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Panasonic DMP-BD50 Blu-ray Player Print E-mail
Wednesday, 01 October 2008
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Panasonic DMP-BD50 Blu-ray Player
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For those of you who have waited to take the Blu-ray plunge until you could buy a dedicated player that does everything the Blu-ray format is capable of – and does it right out of the box -- your wait is over. Panasonic’s DMP-BD50 ($599.95) is the first standalone Profile 2.0 player, meaning it has the necessary audio and video decoders to play picture-in-picture content, and it supports BD-Live Web features that, while scarce at the moment, should appear on more and more discs over the next year. This model also has the audio bases covered, offering both internal decoding and bitstream output of Dolby TrueHD and DTS-HD Master Audio. Of course, thanks to recent firmware updates, Sony’s PlayStation3 has had the same features for a few months now, but that machine is a gaming console first, a Blu-ray player second. Some people don’t want to use a gaming console as a dedicated Blu-ray player; for them, the new DMP-BD50 is the only product that offers the same functionality in a standalone Blu-ray device…at least for now.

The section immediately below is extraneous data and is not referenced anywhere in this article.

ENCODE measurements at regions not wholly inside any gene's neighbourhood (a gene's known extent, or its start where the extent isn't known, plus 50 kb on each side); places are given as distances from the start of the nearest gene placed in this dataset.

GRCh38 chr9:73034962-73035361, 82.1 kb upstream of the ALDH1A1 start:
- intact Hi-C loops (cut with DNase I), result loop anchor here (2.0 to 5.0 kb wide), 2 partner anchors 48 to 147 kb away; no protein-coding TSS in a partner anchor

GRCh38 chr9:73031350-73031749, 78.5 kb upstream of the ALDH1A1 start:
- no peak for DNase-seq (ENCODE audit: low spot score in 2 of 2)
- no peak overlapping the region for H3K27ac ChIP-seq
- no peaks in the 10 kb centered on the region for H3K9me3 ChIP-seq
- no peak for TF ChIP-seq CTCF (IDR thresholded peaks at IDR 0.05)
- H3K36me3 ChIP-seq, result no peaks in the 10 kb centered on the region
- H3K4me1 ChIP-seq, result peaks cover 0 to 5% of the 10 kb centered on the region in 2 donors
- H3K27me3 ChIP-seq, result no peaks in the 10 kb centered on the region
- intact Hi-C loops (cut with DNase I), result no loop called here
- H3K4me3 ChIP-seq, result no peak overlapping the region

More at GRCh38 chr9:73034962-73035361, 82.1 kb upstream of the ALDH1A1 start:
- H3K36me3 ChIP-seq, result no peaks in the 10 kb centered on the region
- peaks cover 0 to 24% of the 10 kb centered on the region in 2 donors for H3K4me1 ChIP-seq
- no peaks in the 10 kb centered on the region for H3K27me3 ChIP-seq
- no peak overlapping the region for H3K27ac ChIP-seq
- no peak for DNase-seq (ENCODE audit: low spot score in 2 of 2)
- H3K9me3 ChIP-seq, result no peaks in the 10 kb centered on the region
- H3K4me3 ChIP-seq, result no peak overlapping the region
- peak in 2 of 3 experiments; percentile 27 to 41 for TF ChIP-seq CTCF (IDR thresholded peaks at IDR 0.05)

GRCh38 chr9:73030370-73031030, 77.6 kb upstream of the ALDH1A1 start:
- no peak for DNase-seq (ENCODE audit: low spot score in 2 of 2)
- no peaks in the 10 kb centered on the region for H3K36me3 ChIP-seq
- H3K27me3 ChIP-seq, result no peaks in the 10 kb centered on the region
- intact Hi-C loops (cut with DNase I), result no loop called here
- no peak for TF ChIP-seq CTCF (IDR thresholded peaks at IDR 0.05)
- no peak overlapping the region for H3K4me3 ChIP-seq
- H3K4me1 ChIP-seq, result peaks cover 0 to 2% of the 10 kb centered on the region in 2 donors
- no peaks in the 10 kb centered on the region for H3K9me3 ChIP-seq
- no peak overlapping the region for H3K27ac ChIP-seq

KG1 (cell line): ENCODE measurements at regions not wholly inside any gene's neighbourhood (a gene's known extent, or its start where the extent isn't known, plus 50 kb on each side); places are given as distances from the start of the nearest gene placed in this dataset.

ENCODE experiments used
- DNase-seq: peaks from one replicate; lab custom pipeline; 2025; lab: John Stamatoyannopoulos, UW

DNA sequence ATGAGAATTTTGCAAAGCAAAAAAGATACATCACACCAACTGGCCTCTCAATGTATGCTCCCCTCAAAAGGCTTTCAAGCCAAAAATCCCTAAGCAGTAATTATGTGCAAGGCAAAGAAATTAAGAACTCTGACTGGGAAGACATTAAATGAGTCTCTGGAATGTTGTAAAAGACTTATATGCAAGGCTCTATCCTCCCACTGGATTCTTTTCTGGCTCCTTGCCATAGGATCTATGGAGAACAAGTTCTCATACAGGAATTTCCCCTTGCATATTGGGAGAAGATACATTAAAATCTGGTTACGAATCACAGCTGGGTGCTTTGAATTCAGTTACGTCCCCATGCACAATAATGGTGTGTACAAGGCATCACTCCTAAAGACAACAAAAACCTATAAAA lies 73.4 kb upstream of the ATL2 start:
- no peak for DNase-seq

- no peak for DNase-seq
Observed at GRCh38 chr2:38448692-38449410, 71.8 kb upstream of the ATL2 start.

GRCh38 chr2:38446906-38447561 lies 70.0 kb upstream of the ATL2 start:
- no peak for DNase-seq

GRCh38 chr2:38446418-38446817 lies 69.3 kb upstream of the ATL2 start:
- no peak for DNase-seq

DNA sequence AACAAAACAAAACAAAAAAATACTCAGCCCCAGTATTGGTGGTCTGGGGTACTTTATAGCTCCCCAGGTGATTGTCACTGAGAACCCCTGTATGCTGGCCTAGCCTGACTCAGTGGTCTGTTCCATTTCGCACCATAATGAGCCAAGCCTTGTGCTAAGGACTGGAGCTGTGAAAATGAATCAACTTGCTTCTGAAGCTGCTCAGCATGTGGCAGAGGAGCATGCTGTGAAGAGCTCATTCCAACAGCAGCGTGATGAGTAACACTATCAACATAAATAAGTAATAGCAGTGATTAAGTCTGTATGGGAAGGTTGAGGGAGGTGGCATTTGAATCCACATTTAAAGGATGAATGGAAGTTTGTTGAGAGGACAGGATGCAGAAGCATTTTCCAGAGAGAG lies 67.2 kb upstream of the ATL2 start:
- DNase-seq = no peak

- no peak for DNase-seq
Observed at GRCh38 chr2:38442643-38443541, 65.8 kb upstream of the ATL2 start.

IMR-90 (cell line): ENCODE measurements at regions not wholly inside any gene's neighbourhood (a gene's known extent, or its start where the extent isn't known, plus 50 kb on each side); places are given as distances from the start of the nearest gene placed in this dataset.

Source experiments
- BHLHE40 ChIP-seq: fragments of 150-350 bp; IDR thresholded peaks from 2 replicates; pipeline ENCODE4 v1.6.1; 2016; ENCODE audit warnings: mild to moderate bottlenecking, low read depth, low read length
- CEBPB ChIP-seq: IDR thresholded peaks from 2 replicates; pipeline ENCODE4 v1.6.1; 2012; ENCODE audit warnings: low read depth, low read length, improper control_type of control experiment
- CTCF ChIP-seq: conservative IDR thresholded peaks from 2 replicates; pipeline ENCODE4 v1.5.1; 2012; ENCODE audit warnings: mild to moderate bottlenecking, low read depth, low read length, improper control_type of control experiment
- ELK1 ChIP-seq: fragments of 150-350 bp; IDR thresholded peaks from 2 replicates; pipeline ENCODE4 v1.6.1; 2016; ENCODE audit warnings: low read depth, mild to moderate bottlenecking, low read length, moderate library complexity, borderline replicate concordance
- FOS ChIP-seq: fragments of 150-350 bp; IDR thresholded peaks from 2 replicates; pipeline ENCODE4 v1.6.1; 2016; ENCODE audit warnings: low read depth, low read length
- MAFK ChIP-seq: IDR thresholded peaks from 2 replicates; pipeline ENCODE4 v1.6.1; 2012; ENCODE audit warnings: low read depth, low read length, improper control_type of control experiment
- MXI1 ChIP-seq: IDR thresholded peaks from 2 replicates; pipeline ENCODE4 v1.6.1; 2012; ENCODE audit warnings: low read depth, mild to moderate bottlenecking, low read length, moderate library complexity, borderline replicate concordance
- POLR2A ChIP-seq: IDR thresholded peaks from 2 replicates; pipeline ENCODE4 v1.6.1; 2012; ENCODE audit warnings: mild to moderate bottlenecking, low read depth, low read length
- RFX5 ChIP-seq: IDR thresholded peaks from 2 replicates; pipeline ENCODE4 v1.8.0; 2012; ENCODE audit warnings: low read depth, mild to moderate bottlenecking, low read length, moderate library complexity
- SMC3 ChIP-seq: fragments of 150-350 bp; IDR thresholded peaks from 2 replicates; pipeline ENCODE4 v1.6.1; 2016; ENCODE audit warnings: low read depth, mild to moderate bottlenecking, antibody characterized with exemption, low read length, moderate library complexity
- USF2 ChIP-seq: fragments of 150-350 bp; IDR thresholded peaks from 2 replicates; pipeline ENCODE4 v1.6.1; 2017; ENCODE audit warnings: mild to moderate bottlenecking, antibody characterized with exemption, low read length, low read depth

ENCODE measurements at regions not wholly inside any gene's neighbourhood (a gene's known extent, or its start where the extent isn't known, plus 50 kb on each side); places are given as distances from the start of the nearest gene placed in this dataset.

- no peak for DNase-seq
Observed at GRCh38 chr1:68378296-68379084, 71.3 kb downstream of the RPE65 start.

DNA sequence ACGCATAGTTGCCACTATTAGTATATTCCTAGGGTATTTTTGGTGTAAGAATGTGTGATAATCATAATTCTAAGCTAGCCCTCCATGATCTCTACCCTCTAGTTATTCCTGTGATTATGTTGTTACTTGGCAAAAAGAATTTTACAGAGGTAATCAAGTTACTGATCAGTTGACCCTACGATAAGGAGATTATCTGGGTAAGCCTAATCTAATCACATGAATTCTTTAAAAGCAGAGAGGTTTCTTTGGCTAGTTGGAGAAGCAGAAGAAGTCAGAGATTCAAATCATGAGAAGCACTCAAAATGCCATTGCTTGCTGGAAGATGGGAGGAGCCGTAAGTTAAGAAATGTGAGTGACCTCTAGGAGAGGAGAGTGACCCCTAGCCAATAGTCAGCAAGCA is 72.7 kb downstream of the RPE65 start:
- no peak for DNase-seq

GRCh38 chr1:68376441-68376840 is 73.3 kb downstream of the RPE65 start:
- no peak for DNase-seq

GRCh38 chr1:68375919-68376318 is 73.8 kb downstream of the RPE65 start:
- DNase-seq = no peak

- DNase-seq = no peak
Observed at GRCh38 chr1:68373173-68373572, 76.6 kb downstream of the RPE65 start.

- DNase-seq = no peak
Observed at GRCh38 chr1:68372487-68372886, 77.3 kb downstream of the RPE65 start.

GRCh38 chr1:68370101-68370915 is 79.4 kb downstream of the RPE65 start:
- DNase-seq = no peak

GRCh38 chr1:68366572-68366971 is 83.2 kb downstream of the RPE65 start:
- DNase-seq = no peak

On the surface, the DMP-BD50 looks very similar to the Profile 1.1 DMP-BD30 we reviewed earlier this year, sporting a relatively thin, lightweight chassis with a mirrored front panel that features two flip-down doors. One door hides the disc drive, which supports playback of Blu-ray, DVD, CD, JPEG, MP3, and Divx. Behind the other door reside the transport controls and an SD memory-card slot, which supports JPEG and AVCHD video playback and serves as the download destination for BD-Live bonus content. The front-panel display is large and easy to read from across the room. Around back, you’ll find almost every connection you could want on a Blu-ray player: HDMI, component video, S-video, composite video, optical and coaxial digital audio, two- and 5.1-channel analog audio outputs, and – as mandated in a Profile 2.0 player -- an Ethernet port for BD-Live access and easy firmware updates. The only thing missing is an advanced control port, like RS-232 or IR; and, unfortunately, you can’t combine the analog audio outputs to enjoy 7.1-channel audio. All 7.1-channel PCM tracks are downconverted to 5.1 channels through the analog audio outs.